Once upon a time when you wanted a hunk of pâté de foie gras, you had to harden your heart to the thought of gavage, the force-feeding by funnel that swelled the lobes of the goose’s liver into such a divinely fat-plumped pillow.
But now, as reported by the BBC in a story about the city of York following Chicago’s lead in banning the stuff as inhumane, the Spanish company Pateria de Sousa is touting ethical foie gras made from the livers of its “greedy geese.” With migration on their minds, these geese—which roam freely around the farm—stuff themselves voluntarily, no funnel required.
Write Claire Heald and Diarmuid Mitchell in the BBC’s news magazine, “Spain, a country not renowned for its love of animals, has come up with what could be foie gras’s Holy Grail. It’s not exactly guilt-free —vegetarians look away now, the goose still gets the bullet —but without being force fed first.”
Their livers don’t reach quite the fat saturation level of their French counterparts, but the resulting foie gras was good enough to win the prestigious Coup de Coeur award at the Paris International Food Salon.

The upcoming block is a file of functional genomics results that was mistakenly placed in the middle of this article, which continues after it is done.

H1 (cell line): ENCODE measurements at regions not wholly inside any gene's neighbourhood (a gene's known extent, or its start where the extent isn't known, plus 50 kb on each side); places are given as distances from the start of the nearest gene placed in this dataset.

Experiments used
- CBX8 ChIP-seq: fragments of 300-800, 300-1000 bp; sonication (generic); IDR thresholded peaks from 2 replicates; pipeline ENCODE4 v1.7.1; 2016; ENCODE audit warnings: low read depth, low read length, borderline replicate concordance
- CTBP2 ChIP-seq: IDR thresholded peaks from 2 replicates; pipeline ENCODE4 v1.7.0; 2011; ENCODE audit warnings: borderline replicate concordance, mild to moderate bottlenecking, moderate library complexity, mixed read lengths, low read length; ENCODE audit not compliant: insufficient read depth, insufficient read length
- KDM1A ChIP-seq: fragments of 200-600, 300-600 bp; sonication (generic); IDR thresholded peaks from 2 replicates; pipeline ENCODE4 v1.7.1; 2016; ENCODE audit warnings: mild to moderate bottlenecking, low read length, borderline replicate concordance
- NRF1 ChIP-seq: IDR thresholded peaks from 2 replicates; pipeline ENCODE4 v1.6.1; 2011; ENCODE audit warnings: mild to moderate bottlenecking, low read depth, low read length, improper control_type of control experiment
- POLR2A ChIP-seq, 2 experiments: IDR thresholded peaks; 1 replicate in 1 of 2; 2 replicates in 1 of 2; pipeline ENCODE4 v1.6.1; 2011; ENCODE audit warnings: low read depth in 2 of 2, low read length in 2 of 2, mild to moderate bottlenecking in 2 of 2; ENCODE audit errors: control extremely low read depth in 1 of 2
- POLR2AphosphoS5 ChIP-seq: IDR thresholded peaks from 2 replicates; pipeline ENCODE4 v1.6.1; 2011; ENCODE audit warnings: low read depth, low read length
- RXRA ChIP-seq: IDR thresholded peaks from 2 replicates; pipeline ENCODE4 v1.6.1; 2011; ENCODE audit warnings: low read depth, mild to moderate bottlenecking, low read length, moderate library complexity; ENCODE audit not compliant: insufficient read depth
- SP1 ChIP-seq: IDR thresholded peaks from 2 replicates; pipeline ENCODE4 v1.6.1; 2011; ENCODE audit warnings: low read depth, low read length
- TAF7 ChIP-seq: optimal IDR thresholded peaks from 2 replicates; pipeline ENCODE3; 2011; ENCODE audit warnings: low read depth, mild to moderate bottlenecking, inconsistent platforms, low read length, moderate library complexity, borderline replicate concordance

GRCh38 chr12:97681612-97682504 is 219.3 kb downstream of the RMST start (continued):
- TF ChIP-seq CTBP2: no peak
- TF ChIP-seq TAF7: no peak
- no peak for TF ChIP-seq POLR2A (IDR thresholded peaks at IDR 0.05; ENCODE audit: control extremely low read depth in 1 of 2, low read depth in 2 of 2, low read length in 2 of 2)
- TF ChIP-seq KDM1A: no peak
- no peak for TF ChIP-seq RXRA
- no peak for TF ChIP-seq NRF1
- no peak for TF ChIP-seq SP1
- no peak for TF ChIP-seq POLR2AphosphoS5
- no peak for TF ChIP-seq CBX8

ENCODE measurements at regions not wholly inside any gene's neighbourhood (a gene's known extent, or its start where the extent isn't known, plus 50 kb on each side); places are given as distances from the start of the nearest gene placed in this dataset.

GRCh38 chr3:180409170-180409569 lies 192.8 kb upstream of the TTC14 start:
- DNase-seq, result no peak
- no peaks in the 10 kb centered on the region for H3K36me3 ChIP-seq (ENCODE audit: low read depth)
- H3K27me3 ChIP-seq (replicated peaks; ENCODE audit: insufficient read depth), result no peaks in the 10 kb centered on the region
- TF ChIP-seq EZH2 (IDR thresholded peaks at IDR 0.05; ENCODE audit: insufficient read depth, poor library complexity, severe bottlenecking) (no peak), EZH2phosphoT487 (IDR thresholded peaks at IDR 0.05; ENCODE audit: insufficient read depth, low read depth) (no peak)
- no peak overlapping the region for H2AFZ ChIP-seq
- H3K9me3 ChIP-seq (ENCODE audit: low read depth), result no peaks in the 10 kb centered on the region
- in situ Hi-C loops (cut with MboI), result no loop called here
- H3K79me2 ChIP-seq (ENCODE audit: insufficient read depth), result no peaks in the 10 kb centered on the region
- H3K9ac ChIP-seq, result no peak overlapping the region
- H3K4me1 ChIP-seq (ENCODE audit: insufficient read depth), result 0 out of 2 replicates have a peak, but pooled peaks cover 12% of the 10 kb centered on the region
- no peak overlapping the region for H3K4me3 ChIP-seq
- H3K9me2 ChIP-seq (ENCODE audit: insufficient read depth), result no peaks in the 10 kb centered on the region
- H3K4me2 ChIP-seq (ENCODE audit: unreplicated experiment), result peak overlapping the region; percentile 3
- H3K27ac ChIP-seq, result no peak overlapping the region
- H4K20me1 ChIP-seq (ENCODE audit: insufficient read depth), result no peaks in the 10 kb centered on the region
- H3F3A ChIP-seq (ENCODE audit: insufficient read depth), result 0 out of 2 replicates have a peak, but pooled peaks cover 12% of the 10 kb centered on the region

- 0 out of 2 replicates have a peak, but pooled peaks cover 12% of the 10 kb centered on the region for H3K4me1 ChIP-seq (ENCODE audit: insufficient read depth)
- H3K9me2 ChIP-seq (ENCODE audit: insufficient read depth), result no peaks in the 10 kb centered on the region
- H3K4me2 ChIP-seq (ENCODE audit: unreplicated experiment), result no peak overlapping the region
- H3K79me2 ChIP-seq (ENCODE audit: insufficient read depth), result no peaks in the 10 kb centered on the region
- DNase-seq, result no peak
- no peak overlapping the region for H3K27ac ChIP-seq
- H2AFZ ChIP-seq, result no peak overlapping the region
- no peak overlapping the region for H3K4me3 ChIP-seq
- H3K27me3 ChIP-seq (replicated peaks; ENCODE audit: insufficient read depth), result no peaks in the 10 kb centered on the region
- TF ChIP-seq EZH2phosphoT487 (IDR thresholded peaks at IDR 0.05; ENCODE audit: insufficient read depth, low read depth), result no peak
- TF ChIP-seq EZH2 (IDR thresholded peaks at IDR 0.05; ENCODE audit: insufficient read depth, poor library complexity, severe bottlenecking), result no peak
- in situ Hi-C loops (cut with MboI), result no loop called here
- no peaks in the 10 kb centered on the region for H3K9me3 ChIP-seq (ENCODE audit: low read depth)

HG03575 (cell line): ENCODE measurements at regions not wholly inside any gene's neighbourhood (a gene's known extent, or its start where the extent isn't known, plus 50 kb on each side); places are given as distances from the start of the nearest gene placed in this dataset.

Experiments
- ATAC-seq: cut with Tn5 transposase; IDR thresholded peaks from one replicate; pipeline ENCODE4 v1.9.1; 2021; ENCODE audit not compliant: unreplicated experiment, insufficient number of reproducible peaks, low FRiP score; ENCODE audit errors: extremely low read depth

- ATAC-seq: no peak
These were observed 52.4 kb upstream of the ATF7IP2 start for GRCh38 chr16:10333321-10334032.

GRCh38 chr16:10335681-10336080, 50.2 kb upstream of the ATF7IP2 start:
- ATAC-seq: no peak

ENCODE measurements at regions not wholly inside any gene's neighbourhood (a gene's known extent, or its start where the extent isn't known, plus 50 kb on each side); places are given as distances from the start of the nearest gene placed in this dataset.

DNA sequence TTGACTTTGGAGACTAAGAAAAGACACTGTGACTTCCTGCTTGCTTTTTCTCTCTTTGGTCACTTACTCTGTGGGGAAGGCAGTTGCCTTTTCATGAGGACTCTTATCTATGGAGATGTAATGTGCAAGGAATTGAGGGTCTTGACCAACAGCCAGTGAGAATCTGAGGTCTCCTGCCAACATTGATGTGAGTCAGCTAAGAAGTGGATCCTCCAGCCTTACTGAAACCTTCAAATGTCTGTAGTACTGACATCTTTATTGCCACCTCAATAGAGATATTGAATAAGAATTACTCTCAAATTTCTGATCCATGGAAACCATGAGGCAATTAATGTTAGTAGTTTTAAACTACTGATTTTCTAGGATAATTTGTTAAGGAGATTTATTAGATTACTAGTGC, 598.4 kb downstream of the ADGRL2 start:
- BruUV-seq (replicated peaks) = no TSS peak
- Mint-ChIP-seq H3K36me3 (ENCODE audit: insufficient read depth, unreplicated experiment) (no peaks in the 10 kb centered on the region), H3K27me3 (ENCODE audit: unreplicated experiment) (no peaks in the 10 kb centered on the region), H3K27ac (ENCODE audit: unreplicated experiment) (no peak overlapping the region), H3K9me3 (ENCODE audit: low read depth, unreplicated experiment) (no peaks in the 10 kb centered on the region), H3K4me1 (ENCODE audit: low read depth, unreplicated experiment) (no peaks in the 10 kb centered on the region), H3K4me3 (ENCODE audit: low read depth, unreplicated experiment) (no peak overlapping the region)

Posters on the BBC site are less than convinced of the point of making foie gras at all, however. Writes Steve Shaw of Bristol, “Cycling thousands of tonnes of grain through suffering animals in order to produce a tiny amount of snob-munch is a practice as backward as any I can think of.”
Over at the Guardian, columnist Matthew Fort wonders why the government of York isn’t spending more time fighting the “gavage of modern eating habits” in humans. But on Chicago Foodies, Josh has dubbed Pateria de Sousa “the problem solvers” of his tongue-in-cheek Foie-Gras Protection Movement.